In a double-blinded, placebo-controlled study of milk immunotherapy at Johns Hopkins Children's Center and Duke University all 12 children receiving milk powder daily for four months significantly increased their tolerance of milk (from no more than 40 milligrams to at least 2,540 milligrams) while the seven children receiving a placebo powder showed no improvement.
Dr. Robert Wood, director of Allergy and Immunology at Hopkins Children's said that the findings suggest that oral immunotherapy gradually retrains the immune system to completely disregard or to better tolerate the allergens in milk that previously caused allergic reactions and that oral immunotherapy may be the closest thing yet to a true treatment for food allergy.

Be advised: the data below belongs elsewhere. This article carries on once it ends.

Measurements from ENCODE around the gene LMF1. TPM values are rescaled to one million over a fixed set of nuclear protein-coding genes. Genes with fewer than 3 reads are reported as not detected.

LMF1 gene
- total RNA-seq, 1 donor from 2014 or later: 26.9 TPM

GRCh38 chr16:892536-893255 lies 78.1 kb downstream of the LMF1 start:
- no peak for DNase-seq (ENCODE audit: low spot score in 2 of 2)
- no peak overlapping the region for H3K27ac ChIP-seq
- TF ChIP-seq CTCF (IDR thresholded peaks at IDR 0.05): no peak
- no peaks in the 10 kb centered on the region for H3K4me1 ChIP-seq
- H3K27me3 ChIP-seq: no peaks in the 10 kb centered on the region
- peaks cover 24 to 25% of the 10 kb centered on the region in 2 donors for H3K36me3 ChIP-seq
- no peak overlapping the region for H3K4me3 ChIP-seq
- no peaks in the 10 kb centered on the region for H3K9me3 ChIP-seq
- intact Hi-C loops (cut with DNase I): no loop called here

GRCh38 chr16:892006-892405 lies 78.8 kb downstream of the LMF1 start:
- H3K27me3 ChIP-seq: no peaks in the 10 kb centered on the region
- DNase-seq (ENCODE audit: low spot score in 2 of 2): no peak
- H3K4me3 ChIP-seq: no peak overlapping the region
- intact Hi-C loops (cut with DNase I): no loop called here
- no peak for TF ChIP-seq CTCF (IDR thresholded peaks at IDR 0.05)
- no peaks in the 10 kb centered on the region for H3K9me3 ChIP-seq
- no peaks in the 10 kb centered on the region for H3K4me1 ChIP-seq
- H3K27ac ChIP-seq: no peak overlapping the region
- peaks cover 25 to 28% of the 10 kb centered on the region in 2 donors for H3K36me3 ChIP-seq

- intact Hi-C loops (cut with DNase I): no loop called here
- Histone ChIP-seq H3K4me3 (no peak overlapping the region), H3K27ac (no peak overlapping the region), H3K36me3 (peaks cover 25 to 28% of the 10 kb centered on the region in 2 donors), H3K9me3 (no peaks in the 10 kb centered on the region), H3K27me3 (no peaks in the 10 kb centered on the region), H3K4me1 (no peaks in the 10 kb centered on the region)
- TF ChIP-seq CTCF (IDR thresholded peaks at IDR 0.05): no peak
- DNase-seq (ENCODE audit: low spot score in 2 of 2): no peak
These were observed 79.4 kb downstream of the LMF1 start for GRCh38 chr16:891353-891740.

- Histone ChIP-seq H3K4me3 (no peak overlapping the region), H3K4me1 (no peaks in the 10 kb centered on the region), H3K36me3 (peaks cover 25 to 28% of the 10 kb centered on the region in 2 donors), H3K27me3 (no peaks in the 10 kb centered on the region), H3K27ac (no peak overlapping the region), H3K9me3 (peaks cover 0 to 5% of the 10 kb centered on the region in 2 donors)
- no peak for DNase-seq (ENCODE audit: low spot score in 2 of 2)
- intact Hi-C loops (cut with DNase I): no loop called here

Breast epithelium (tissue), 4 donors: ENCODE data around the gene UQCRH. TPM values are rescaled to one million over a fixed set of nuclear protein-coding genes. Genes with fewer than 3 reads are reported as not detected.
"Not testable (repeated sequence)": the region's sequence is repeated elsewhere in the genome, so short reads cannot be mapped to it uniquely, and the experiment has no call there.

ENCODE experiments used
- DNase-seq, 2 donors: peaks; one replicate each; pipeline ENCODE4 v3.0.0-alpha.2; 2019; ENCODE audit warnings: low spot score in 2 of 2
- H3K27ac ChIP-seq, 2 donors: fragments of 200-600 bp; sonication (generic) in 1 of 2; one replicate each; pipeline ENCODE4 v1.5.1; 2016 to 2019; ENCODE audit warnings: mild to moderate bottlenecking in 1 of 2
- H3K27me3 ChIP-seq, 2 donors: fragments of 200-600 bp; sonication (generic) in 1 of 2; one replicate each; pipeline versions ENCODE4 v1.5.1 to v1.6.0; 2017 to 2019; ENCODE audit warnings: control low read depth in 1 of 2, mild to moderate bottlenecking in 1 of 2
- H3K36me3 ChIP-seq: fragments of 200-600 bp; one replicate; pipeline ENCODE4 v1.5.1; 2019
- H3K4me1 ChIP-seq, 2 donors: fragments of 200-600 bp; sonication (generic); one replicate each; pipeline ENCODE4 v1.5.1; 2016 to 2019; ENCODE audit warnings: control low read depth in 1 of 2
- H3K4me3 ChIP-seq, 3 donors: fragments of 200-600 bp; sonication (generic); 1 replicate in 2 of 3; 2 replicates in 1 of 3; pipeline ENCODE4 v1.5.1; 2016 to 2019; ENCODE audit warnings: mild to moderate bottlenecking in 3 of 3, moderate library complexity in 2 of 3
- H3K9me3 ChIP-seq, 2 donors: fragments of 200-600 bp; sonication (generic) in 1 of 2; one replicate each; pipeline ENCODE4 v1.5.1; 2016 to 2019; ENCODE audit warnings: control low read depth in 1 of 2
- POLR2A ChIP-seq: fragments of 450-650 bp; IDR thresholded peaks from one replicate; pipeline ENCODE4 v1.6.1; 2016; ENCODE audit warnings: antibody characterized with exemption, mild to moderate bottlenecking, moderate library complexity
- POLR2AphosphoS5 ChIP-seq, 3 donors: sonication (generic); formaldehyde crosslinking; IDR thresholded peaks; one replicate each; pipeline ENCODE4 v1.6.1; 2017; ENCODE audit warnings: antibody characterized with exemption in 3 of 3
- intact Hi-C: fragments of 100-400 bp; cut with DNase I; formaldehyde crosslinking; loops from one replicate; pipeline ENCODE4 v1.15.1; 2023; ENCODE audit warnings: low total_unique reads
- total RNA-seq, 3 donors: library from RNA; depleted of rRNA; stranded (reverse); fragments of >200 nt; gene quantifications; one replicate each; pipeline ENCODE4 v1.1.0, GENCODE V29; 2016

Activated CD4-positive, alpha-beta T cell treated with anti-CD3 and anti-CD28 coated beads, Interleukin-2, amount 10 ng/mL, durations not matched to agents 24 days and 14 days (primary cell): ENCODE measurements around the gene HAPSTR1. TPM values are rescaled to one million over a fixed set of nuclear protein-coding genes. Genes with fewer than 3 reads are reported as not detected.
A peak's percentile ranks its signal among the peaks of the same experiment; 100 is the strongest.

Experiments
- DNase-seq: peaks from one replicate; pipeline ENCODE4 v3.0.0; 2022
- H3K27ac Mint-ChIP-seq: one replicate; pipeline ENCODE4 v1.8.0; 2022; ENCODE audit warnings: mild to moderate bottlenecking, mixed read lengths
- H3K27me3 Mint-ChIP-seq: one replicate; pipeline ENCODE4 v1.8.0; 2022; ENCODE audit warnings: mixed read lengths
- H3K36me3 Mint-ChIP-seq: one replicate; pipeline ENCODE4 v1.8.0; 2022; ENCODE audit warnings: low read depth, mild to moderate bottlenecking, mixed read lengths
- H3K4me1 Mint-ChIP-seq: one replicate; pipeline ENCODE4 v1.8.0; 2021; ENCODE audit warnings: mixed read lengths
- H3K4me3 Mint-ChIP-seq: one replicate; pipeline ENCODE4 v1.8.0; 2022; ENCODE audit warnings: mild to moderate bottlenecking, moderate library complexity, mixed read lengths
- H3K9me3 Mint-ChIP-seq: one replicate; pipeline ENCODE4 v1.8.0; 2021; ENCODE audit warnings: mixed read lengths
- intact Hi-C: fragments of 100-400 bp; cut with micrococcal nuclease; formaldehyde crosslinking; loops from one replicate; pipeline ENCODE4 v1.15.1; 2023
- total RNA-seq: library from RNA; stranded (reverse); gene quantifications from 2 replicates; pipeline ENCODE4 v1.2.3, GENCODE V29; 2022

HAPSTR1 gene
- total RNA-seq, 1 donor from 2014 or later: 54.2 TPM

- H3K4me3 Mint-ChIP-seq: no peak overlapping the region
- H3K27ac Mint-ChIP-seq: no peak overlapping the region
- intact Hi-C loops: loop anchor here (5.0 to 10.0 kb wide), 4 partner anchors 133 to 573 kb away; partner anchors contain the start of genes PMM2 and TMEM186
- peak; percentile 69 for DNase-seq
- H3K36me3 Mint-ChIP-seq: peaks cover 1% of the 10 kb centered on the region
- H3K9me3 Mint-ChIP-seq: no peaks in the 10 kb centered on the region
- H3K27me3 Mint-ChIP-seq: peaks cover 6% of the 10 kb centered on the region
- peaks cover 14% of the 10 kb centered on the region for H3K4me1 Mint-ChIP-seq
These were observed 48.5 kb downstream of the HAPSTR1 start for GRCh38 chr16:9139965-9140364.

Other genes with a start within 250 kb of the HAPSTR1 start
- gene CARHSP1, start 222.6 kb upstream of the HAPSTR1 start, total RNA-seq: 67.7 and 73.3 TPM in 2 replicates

Children regularly consuming milk powder had more milk antibodies in their blood, and were better able to tolerate milk than those on the placebo. As a result, the researchers recommended that these children continue consuming milk daily to maintain and further build their resistance.
The researchers aren't sure what would happen if the children stopped consuming milk regularly as the tolerance may lost once the immune system is no longer exposed to the allergen daily.
However, Dr Wood warned that further research is necessary, so parents and care givers should absolutely not try oral immunotherapy without medical supervision.
Source: Journal of Allergy and Clinical Immunology Oct 28
First published December 2008
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